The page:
As part of a week-long series of events to commemorate the anniversary, the IAM is joining thousands from civil rights, labor, faith-based and community groups on Saturday, August 24 for a 2013 “March on Washington” to keep alive the tremendous spirit for social change generated 50 years ago.
The original march paved the way for passage of the 1964 Civil Rights Act and the 1965 Voting Rights Act. But with the recent Supreme Court decision to dissolve key parts of the Voting Rights Act, coupled with pending legislation in numerous states to suppress voting rights, the struggle for political and economic equality continues today.
“The first March on Washington was indeed a monumental moment in U.S. history and led to significant achievements in civil equality, but the fight is not over. Martin Luther King, Jr.’s dream is not yet fully realized,” said IAM General Vice President Diane Babineaux. “Unfair voting rights restrictions, unemployment, poverty, low wages and poor education still plague many American families, regardless of race. Our pensions, retirement security, and social safety net – Medicare, Medicaid and Social Security – are all under attack.”
“As the beneficiaries of sacrifices made by men and women who came before us, we have a sacred obligation to defend these rights as they come under fresh attacks,” continued Babineaux. “IAM Locals, Districts and Territories are encouraged to join with IAM leaders on August 24 to stand shoulder-to-shoulder in solidarity with our allies in the faith and civil rights communities as we rededicate ourselves to the cause.”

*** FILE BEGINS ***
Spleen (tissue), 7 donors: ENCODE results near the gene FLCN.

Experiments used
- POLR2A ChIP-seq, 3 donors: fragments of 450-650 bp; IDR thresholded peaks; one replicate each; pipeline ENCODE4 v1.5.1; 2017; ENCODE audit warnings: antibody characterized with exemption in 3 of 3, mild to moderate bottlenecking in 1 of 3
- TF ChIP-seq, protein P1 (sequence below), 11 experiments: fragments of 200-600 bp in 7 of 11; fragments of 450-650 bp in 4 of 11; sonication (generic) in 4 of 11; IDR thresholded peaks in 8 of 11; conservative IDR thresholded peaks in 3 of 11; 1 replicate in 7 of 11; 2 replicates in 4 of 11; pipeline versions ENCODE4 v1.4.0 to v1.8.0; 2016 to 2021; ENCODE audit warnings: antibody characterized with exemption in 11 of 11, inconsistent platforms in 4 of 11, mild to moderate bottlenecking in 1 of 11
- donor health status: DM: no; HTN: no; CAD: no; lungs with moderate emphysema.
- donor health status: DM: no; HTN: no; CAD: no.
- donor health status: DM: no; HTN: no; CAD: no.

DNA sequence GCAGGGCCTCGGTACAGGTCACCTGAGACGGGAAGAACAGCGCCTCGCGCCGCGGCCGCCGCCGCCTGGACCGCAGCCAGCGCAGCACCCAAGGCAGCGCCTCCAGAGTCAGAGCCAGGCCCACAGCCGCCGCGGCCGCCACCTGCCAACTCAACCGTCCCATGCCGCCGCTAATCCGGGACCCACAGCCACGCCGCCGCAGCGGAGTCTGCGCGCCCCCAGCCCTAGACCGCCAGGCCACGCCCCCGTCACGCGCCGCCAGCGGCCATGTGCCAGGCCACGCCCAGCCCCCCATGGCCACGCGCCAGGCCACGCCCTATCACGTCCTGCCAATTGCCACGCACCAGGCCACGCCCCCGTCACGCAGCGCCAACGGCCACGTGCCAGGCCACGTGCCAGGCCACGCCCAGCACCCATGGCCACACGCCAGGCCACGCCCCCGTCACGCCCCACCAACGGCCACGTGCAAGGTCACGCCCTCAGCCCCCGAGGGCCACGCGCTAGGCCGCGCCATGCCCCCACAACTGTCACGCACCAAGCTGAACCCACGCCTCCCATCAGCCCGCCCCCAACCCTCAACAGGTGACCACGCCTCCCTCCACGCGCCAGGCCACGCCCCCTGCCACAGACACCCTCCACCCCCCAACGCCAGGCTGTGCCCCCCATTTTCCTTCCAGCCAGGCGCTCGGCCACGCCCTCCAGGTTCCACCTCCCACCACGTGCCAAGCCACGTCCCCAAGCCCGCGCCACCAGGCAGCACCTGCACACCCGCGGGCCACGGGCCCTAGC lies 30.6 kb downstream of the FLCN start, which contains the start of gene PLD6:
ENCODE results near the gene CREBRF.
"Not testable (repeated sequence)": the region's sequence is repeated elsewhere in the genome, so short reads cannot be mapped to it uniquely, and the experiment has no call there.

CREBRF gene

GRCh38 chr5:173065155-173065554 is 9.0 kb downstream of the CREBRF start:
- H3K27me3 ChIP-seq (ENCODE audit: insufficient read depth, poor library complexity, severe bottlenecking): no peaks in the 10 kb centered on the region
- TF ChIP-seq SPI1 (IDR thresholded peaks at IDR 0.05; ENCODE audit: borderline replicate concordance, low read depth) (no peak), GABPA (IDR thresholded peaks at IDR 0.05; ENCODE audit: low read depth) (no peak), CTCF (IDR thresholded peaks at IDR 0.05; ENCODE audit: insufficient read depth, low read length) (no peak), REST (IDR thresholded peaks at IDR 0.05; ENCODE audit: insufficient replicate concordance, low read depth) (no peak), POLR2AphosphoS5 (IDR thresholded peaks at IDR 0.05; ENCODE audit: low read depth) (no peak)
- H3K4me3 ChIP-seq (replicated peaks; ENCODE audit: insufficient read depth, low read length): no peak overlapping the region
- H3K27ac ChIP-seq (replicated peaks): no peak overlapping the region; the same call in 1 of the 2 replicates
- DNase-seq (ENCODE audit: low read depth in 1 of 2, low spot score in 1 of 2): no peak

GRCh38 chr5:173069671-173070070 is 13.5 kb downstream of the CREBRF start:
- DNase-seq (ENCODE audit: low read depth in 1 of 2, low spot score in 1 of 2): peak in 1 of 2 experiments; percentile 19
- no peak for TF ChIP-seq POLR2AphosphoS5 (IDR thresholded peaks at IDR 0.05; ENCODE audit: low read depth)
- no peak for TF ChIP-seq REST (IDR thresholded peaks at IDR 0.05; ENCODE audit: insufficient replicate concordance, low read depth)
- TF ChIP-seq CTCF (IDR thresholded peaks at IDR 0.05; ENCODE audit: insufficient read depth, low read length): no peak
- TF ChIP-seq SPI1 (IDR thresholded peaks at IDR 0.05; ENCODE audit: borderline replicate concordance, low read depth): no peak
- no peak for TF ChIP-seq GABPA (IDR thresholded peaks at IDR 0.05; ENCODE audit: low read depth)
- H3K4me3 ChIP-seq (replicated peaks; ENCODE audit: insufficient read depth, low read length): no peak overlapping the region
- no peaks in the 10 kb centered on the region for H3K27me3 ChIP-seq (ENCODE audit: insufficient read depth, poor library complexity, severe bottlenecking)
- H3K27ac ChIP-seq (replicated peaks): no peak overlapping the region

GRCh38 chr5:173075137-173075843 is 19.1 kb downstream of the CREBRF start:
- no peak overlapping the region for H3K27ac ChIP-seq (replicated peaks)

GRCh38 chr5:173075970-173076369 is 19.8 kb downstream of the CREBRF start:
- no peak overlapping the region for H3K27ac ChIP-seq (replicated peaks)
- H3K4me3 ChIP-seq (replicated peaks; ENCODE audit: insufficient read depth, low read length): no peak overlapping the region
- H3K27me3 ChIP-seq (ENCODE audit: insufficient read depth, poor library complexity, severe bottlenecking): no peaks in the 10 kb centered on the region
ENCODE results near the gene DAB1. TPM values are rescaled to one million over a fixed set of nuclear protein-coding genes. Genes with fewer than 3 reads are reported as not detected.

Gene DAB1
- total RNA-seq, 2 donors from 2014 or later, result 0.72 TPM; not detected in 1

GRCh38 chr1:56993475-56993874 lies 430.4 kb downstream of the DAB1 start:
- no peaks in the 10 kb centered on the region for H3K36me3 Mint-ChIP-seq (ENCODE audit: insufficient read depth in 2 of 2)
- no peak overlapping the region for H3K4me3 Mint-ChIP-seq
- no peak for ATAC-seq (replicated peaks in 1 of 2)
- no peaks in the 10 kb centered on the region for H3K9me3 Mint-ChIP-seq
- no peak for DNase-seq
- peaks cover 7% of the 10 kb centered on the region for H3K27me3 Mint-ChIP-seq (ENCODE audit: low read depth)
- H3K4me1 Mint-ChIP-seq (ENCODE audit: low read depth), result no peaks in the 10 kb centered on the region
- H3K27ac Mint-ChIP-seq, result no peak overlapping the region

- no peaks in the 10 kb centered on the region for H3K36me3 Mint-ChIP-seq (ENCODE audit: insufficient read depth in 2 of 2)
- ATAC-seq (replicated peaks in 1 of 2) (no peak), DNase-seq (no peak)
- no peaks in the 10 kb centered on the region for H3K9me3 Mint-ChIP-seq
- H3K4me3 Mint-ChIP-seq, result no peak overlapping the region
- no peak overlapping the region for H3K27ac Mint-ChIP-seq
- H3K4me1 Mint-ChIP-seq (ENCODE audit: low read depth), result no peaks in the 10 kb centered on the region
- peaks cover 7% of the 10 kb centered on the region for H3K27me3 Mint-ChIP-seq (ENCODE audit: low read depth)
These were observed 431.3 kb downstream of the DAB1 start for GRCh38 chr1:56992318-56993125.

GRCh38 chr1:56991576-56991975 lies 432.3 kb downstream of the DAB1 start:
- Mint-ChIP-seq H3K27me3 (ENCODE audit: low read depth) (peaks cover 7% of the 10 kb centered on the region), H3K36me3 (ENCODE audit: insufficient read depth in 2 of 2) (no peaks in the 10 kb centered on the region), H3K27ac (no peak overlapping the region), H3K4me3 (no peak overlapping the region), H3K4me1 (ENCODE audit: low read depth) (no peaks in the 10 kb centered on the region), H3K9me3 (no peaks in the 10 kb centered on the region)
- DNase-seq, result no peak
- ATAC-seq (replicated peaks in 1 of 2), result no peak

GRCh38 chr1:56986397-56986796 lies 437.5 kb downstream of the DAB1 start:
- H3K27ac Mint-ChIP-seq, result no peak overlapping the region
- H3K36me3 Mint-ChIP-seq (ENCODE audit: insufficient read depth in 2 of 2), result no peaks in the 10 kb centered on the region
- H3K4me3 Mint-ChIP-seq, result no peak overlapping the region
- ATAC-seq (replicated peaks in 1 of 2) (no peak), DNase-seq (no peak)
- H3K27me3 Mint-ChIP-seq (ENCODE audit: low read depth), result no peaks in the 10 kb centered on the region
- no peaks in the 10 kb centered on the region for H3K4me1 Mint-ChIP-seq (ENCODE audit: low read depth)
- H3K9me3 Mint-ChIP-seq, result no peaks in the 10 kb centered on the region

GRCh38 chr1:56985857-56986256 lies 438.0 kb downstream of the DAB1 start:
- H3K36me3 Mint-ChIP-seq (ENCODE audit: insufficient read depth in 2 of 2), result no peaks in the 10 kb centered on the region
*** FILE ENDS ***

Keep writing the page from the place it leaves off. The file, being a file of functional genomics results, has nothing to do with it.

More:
In addition to the march and rally at the Lincoln Memorial on August 24, the week of August 22-28 will feature numerous activities by a coalition of labor, civil rights and religious affiliates, including, The King Center, National Action Network, NAACP, Southern Christian Leadership Council, National Urban League and a week-long National Education Conference hosted by the A. Philip Randolph Institute (APRI).
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